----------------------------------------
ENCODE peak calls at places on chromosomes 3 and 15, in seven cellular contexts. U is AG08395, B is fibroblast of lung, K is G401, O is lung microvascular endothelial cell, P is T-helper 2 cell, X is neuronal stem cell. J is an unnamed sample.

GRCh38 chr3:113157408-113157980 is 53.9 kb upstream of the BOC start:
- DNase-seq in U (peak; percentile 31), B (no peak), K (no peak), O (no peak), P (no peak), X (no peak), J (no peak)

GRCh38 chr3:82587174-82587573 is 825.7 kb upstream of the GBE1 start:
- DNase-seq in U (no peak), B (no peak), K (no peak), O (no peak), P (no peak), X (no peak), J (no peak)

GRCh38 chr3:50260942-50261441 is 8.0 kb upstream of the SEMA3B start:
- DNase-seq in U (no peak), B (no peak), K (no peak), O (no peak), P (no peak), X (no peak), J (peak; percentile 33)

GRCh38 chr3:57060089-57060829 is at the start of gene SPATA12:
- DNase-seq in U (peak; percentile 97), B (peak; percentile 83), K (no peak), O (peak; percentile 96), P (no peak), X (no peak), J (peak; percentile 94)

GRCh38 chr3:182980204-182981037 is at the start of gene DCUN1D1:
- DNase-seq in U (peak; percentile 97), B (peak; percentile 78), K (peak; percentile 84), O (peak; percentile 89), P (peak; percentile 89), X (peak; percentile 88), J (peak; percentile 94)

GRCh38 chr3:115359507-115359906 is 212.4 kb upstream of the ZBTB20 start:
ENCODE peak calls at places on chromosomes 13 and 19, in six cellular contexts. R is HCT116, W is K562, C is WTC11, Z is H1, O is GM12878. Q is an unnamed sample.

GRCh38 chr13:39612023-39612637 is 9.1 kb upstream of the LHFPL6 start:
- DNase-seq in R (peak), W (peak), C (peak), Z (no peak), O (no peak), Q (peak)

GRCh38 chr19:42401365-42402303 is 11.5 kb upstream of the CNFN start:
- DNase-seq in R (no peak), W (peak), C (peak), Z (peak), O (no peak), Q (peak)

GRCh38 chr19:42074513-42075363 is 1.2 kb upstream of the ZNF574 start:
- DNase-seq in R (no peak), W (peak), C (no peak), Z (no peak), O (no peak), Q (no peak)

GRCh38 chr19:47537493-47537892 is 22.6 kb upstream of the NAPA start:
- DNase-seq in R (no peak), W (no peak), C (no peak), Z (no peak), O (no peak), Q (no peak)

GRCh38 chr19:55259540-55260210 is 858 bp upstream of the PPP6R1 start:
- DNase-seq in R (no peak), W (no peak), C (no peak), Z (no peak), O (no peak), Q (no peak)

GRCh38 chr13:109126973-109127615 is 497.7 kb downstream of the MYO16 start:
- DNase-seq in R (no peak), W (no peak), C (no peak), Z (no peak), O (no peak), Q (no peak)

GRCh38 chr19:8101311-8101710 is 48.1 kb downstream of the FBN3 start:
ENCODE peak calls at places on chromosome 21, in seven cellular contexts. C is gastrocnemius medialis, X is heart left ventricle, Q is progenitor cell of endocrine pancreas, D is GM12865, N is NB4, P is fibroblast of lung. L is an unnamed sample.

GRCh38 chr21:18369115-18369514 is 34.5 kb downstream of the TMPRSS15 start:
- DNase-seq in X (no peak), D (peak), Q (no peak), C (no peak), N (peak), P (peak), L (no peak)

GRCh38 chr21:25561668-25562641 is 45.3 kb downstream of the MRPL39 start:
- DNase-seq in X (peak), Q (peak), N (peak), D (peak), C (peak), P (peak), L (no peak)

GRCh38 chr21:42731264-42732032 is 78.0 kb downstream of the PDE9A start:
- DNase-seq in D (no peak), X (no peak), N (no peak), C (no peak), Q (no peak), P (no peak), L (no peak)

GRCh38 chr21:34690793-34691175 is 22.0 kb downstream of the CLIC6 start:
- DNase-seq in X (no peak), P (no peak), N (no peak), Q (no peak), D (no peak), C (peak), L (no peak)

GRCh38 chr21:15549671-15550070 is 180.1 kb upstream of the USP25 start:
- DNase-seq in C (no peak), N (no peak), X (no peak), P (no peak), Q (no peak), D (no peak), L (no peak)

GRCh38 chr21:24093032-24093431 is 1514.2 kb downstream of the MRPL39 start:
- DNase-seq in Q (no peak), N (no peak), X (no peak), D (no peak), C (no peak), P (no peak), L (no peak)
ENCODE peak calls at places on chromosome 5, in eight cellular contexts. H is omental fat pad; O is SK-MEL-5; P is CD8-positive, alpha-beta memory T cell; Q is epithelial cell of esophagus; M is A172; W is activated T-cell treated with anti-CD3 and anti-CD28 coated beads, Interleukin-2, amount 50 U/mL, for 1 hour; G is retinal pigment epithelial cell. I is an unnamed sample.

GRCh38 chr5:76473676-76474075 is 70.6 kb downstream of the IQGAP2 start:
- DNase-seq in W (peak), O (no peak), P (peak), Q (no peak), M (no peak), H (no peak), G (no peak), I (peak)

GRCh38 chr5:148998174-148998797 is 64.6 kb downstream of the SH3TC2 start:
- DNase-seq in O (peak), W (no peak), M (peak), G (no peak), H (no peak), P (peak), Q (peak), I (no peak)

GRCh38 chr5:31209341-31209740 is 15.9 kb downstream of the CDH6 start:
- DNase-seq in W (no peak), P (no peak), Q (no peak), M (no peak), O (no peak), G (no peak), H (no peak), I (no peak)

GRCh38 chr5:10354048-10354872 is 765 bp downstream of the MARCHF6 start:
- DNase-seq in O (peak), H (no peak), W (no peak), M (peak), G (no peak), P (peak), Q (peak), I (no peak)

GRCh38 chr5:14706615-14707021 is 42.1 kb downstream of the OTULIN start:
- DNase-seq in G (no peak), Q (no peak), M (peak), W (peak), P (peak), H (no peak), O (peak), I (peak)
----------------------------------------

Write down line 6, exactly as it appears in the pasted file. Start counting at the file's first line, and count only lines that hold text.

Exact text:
GRCh38 chr3:50260942-50261441 is 8.0 kb upstream of the SEMA3B start: